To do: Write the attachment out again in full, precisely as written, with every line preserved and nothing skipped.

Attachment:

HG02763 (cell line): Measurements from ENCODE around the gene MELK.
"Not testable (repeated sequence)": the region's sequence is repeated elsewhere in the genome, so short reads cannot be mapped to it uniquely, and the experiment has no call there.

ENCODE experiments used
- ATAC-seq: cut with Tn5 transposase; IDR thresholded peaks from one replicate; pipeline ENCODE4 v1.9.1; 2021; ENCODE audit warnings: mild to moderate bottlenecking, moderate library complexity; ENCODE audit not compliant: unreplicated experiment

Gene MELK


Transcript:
HG02763 (cell line): Measurements from ENCODE around the gene MELK.
"Not testable (repeated sequence)": the region's sequence is repeated elsewhere in the genome, so short reads cannot be mapped to it uniquely, and the experiment has no call there.

ENCODE experiments used
- ATAC-seq: cut with Tn5 transposase; IDR thresholded peaks from one replicate; pipeline ENCODE4 v1.9.1; 2021; ENCODE audit warnings: mild to moderate bottlenecking, moderate library complexity; ENCODE audit not compliant: unreplicated experiment

Gene MELK